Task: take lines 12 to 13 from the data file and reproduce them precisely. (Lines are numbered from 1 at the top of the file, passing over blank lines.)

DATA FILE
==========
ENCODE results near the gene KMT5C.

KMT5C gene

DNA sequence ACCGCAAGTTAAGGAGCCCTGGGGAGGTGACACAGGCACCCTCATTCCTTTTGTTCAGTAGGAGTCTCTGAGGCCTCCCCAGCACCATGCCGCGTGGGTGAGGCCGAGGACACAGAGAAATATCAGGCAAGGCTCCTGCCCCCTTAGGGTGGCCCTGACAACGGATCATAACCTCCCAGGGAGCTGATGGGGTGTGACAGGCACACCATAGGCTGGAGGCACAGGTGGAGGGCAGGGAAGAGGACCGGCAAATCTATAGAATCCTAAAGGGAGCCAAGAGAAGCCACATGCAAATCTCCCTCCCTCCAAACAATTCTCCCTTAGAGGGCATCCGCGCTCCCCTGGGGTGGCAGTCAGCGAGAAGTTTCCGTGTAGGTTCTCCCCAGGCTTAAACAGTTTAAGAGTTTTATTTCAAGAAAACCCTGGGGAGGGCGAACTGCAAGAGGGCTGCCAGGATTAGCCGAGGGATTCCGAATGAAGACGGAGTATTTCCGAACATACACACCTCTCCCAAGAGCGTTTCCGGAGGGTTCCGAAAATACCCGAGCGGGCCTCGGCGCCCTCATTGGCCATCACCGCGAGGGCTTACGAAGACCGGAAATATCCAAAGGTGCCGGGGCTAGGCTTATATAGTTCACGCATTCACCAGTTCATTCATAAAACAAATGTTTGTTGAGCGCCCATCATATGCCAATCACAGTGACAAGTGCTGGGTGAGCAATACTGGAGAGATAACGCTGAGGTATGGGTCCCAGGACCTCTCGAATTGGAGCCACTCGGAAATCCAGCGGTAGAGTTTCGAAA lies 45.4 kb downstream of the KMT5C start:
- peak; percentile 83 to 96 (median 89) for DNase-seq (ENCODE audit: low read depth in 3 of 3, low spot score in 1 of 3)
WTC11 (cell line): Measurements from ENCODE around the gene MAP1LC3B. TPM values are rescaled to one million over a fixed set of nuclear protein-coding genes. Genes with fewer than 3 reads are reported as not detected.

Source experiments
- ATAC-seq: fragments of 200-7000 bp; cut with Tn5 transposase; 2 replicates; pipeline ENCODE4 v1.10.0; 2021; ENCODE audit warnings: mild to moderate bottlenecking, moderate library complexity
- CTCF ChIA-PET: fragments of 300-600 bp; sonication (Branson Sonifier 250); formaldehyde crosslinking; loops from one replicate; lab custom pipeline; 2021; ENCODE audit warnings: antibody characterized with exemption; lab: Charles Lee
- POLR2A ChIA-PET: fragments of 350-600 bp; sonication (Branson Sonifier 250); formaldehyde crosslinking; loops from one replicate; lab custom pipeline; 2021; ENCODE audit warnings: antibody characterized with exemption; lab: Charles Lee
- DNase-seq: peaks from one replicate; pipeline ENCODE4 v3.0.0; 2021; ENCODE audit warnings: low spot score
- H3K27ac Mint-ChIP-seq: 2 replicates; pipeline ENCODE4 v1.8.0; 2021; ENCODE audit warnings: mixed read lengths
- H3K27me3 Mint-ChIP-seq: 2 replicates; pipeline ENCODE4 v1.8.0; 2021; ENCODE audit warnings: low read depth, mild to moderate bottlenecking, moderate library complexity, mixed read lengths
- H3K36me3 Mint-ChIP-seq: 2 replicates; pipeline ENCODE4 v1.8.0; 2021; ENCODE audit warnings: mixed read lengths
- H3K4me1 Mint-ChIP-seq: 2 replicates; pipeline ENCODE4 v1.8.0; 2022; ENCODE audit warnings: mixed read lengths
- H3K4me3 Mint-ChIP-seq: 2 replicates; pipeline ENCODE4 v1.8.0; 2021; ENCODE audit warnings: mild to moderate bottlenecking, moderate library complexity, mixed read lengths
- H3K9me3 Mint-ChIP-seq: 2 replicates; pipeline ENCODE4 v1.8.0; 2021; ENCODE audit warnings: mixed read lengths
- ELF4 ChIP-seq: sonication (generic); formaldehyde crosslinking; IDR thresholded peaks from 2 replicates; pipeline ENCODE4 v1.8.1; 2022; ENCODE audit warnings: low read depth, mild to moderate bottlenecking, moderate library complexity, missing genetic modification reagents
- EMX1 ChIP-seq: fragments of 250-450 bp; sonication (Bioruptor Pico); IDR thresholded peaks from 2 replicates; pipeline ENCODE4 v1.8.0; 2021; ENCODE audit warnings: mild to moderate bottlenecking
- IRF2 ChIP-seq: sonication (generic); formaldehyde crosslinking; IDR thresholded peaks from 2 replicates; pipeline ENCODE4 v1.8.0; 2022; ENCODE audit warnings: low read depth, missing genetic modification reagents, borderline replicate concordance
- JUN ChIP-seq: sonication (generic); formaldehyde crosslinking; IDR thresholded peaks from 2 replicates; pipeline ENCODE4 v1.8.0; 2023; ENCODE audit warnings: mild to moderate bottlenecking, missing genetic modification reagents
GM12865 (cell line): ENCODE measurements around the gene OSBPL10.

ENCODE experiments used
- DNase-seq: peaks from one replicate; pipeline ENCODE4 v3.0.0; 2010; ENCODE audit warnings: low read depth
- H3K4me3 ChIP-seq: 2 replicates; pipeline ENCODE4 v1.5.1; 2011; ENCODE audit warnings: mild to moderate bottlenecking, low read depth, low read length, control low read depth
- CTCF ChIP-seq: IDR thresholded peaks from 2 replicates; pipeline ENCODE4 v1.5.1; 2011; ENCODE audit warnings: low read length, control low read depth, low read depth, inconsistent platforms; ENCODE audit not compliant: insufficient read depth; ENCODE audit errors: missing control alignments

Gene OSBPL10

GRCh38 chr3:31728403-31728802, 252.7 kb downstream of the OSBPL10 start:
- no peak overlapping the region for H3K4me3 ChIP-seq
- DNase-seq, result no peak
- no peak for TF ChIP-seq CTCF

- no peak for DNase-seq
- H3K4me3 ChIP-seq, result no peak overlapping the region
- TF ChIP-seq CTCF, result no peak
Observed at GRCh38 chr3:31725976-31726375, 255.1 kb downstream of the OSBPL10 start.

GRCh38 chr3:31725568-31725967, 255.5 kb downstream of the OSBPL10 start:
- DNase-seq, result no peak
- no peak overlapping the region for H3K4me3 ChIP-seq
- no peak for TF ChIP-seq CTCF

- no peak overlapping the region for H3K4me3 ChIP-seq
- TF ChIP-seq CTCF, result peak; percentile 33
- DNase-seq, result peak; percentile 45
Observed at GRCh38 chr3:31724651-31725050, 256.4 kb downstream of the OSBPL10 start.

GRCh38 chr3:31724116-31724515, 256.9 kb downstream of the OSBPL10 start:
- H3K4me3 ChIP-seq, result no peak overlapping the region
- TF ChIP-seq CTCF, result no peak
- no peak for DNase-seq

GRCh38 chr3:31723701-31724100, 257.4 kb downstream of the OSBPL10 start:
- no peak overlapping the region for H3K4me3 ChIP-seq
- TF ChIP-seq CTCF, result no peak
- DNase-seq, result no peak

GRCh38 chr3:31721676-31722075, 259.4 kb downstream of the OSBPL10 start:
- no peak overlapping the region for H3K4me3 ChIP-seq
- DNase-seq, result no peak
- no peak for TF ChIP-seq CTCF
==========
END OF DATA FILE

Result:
- H3K27me3 Mint-ChIP-seq: 2 replicates; pipeline ENCODE4 v1.8.0; 2021; ENCODE audit warnings: low read depth, mild to moderate bottlenecking, moderate library complexity, mixed read lengths
- H3K36me3 Mint-ChIP-seq: 2 replicates; pipeline ENCODE4 v1.8.0; 2021; ENCODE audit warnings: mixed read lengths